As I write, the best easy-access cash ISAs I can find offer an interest rate of 1.45%. If you’re willing to lock your cash away for three years, you can get 2.05%.
The problem is that these interest rates aren’t even enough to keep pace with inflation, which currently stands at 2.2%. By saving your cash like this, you’re making it harder to achieve financial independence. This is why I prefer to keep the majority of my savings (apart from a rainy day fund) in stocks and shares.
As a general rule, I only buy shares which pay dividends. These cash payments are normally made twice a year from a company’s profits. They provide an income without the need to sell any shares.
The average yield for stocks listed in the FTSE 100 index is 4.6% at the moment. By investing in a FTSE 100 tracker you should be able to enjoy a similar income to this for many years to come.
Why buy stocks?
The FTSE 100 dividend yield is attractive, in my opinion. But much higher yields are available if you’re prepared to invest some of your cash in individual stocks.
For example, shares in FTSE 100 house-builder Persimmon (LSE: PSN) currently have a dividend yield of 10.5%. Such a high yield would normally suggest that the market believes the firm’s dividend payment is likely to fall.
However, there’s no sign of this at the moment. In a trading update today, the firm said that its sales rose by 4% to £3.7bn in 2018. This increase was due to a 1% increase in average selling prices and a 3% increase in the number of home sold, which rose to 16,449.
Profit margins also appear to be stable, and the group ended the year with a cash balance of £1,048m. To put this in context, last year’s dividend of 235p per share cost the firm £732m. An identical payment is planned for 2019, so we can see this is already funded from last year’s surplus cash.
What could go wrong?
The UK housing market is prone to boom and bust cycles. A combination of strong demand, cheap mortgages, and the government’s Help-to-Buy scheme have kept the market booming for longer than many investors expected. But at some point, it’s probably sensible to expect a downturn.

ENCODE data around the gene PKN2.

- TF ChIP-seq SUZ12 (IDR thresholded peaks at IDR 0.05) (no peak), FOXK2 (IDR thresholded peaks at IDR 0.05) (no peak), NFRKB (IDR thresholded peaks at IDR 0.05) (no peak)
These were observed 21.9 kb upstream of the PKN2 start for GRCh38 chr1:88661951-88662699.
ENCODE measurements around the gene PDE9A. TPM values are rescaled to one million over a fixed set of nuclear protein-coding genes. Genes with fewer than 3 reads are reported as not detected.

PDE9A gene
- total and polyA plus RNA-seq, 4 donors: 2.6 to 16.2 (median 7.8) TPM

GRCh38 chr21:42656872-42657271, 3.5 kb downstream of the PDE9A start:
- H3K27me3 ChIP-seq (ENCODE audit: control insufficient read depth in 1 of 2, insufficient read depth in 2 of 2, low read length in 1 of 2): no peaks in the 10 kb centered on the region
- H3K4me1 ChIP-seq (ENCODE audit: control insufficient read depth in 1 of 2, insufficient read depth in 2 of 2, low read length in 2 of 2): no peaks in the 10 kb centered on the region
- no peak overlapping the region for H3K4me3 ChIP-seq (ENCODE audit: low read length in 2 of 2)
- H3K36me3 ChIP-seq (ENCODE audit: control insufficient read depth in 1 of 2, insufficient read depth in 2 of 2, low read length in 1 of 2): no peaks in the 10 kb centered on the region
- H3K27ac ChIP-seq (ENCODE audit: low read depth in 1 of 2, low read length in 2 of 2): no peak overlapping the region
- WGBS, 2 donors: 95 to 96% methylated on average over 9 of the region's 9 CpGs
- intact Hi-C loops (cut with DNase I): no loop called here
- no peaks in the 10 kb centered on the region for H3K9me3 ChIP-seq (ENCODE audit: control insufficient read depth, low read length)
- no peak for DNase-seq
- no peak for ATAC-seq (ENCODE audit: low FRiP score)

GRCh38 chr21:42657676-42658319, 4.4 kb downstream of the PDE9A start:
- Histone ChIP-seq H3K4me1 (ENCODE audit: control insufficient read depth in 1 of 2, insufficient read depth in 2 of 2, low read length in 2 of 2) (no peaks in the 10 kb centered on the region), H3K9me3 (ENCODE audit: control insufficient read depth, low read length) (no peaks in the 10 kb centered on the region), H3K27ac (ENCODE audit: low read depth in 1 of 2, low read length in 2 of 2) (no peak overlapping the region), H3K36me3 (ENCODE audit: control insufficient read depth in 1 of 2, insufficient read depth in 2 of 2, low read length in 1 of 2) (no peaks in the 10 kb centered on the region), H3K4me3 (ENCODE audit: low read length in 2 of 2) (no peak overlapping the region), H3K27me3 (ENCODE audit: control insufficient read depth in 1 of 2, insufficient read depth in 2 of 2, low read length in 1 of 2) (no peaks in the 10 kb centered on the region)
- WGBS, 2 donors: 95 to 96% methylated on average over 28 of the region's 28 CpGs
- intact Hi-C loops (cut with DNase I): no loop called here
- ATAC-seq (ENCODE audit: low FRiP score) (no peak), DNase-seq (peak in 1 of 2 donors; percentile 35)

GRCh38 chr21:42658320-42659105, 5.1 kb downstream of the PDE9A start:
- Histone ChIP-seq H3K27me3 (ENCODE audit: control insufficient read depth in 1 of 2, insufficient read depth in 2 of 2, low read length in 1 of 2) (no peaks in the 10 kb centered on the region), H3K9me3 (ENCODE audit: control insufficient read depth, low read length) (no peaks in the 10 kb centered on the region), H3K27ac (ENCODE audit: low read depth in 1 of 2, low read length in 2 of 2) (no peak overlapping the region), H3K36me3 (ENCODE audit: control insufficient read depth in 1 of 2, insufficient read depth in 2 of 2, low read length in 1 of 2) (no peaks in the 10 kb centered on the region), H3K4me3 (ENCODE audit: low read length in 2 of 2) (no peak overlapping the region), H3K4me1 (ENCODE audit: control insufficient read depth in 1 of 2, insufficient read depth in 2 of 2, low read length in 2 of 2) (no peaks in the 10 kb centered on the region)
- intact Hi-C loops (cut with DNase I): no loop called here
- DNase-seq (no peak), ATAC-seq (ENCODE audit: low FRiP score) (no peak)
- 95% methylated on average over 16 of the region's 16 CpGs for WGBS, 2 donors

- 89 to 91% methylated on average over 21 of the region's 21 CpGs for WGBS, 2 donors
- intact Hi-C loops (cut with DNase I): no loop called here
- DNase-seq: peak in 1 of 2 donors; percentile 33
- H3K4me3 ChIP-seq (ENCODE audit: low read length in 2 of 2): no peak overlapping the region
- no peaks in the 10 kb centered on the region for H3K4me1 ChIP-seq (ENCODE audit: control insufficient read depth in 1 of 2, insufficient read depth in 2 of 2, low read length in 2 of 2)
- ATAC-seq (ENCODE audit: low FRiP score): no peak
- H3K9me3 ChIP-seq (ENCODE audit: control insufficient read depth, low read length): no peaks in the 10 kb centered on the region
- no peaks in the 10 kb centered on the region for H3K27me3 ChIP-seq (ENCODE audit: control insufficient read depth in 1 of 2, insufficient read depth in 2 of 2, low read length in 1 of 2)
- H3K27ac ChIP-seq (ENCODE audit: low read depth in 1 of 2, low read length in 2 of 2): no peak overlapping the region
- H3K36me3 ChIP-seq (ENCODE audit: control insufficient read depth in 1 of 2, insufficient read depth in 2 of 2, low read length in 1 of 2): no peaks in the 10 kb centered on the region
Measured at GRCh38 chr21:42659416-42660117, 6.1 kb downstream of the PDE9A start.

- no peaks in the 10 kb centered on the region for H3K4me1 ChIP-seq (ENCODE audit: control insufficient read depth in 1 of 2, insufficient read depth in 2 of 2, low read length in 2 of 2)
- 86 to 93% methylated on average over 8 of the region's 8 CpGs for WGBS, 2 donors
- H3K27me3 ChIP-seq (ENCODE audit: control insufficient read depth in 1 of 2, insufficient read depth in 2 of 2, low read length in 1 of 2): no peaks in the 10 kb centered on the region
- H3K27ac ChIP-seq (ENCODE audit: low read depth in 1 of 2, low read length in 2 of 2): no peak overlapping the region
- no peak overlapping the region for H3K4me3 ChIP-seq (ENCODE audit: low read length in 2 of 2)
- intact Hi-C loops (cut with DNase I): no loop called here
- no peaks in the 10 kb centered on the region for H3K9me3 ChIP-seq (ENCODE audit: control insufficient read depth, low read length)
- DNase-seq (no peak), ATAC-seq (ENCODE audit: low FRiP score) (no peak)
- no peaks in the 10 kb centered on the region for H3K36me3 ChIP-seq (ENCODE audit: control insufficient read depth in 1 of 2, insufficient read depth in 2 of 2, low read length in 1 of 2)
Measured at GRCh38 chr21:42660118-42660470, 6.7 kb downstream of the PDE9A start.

How soon this happens probably depends on the UK economy. A recession with rising unemployment could cause buyer demand to slow. If a future government ends the Help to Buy scheme, that could also cause house prices to fall.
The right time to buy?
With Brexit uncertainty at its peak, demand for UK stocks is muted at the moment. But Persimmon says customer demand remains strong. The house-builder has started 2019 with an order book worth £1,395m, an increase of 3% on a year ago.
Management says it’s taking a “selective approach” to buying new land in view of the “market cycle risks and wider economic uncertainties.” This suggests a cautious outlook to me.
I agree that investing in house-builders at this point isn’t without risk. But Persimmon’s 10% dividend yield and strong balance sheet suggests to me that the shares could still be a profitable buy.
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Roland Head has no position in any of the shares mentioned. The Motley Fool UK has no position in any of the shares mentioned. Views expressed on the companies mentioned in this article are those of the writer and therefore may differ from the official recommendations we make in our subscription services such as Share Advisor, Hidden Winners and Pro. Here at The Motley Fool we believe that considering a diverse range of insights makes us better investors.